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ERIC Number: ED237642
Record Type: RIE
Publication Date: 1983-Oct-19
Pages: 16
Abstractor: N/A
Reference Count: 0
Industrial Policy: Implications for American Education. Delivered by Dr. Robert M. Worthington on Behalf of Dr. T. H. Bell, U.S. Secretary of Education.
Bell, T. H.
"Industrial policy" is an ambiguous term; however, diverse elements of our society can agree that "industrial policy" can be thought of as a combination of all the policies and practices that affect or are the consequences of a nation's ability to compete--policies and practices in the areas of international trade, capital investment, technological innovation, and human resources. Our primary thrust toward an industrial policy at present is the recognition that the United States must increase its industrial productivity. Before productivity can be increased, the following facts must be faced: (1) we are moving into a new economic era, one characterized by emphasis on information/high-technology/service industries; (2) productivity in this country has been too low for nearly 10 years; (3) a high-quality education is the essential foundation upon which this new economic era will be constructed; and (4) the American educational system is in trouble with too many functional illiterates and too many high school graduates who cannot read and add. Human resources are our raw materials for creating a new industrial order; therefore, our educational system must do a better job of preparing students for it. The present administration is attacking the problems in American education by reducing government regulations, emphasizing more basic and applied research, and emphasizing quality education and retraining. Recent grants have been made for projects to determine how technology can be used to improve education. Demonstration projects and "lighthouse" projects will be conducted to show how schools can use computers; the television show "3-2-1 Contact" has been funded, and studies of computer use in the classroom have begun. If our nation's productivity and competitiveness are to increase, an improvement in the educational system is necessary. (KC)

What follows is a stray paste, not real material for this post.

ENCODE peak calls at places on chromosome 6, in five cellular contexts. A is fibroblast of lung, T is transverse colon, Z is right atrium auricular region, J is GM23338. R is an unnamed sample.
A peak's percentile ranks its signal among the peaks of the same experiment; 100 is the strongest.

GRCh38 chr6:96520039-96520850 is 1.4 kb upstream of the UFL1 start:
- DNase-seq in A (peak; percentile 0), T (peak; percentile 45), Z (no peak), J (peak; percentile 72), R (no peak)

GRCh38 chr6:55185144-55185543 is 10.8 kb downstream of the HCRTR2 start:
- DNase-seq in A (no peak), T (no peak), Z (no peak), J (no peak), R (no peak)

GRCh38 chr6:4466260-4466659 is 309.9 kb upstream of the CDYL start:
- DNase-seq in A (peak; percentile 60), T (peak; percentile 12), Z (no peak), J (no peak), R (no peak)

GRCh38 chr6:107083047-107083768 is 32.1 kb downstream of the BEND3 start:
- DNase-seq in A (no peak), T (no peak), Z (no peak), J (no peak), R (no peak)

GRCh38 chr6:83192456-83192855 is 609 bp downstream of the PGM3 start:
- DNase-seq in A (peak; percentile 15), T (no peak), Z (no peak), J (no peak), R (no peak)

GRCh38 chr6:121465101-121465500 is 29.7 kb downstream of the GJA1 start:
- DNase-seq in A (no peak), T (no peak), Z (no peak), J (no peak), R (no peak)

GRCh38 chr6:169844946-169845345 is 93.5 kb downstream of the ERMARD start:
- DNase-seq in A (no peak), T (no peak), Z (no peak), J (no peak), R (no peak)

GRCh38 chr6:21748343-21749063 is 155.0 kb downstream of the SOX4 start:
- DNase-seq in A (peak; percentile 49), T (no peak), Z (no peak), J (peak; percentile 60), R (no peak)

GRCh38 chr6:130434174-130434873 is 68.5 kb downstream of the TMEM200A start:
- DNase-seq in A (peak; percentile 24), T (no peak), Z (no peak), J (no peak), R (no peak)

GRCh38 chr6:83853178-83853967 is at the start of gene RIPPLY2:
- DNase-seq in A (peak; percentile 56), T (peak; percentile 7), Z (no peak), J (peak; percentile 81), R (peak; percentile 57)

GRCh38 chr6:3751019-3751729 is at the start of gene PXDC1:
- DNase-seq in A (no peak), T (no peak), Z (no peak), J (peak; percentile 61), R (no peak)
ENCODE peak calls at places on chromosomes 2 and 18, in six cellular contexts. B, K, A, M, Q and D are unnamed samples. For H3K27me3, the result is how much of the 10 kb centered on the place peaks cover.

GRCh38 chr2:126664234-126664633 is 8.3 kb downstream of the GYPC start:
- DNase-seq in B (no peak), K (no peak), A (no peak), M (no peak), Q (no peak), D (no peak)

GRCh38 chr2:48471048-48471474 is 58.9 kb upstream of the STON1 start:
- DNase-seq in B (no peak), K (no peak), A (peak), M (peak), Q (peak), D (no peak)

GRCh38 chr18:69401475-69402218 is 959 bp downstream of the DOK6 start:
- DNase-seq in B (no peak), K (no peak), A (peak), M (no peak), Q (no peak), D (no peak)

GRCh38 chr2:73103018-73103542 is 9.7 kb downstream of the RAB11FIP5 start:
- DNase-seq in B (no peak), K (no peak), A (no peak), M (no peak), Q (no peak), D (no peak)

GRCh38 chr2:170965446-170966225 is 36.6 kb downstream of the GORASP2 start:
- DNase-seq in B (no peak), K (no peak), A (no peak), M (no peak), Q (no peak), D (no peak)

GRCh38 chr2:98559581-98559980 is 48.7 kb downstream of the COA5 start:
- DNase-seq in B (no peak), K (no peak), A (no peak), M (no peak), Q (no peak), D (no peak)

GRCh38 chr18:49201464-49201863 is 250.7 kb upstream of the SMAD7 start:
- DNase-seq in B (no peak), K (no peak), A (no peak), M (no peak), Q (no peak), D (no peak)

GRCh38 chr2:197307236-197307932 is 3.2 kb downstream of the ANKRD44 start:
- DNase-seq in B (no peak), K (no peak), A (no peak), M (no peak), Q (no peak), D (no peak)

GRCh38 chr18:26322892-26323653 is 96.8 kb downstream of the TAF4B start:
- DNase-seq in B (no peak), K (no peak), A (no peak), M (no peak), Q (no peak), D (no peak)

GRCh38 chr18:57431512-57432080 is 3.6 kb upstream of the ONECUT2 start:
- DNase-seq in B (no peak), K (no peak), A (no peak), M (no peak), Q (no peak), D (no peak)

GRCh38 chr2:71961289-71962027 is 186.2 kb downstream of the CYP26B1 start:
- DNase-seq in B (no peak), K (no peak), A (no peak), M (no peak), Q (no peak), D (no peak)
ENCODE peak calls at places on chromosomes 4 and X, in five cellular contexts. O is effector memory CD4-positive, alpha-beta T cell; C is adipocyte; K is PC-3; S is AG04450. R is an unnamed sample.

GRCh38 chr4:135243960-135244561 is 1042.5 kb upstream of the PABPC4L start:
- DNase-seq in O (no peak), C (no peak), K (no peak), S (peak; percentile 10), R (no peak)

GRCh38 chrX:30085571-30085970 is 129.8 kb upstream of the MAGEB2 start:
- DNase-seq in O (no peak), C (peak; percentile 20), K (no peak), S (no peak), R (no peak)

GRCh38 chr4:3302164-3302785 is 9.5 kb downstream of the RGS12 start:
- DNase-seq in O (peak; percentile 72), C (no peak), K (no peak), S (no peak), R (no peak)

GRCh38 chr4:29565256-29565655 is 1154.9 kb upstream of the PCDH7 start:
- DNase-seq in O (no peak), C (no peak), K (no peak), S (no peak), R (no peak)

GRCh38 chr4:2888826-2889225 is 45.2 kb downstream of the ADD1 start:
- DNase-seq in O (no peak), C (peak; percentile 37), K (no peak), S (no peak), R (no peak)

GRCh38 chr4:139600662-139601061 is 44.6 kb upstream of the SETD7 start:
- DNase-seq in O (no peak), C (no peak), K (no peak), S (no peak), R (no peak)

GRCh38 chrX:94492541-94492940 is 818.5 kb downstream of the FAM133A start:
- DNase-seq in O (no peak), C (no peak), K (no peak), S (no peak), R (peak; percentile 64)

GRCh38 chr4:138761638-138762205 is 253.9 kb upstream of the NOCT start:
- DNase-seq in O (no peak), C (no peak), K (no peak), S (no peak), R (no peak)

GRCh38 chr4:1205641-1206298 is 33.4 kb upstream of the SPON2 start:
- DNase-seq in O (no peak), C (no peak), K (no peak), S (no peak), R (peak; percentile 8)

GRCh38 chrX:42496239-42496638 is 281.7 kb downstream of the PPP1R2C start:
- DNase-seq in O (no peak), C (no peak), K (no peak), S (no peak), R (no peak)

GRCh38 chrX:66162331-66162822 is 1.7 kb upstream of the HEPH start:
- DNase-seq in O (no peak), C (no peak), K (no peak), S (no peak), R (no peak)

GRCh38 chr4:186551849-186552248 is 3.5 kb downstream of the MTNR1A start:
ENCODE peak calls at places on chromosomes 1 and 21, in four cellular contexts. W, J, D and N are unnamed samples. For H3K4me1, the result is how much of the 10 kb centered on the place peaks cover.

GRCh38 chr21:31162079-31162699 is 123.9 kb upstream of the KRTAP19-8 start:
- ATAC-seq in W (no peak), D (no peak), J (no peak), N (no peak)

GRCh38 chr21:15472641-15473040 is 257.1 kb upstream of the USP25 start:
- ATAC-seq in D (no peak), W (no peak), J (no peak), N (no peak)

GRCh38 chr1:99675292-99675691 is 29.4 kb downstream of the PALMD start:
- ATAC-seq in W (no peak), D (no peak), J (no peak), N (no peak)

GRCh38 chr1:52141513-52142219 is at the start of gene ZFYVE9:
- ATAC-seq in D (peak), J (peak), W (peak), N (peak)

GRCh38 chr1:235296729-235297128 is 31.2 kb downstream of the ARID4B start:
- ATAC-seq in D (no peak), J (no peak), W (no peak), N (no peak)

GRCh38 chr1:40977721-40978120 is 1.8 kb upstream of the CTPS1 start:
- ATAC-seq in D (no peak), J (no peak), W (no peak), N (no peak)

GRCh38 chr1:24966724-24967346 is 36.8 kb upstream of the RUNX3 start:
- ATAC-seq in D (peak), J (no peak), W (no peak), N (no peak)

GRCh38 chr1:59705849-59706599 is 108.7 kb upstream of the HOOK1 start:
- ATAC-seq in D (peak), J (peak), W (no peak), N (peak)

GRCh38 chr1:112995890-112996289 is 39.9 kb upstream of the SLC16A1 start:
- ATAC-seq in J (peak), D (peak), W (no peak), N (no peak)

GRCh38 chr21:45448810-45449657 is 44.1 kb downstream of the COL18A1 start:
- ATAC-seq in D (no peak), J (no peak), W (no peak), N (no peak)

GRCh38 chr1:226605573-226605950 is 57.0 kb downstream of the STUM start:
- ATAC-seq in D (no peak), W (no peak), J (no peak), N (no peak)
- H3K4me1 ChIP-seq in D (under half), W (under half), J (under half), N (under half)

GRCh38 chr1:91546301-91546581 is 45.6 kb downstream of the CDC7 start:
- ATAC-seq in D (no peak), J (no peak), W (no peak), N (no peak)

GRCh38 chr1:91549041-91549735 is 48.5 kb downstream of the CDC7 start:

Publication Type: Opinion Papers; Speeches/Meeting Papers
Education Level: N/A
Audience: Community
Language: English
Sponsor: N/A
Authoring Institution: Department of Education, Washington, DC.
Note: Paper presented at the National Foreign Trade Council Foundation/Business Week Seminar, "Understanding Industrial Policy--Beyond the Words" (Washington, DC, October 19, 1983).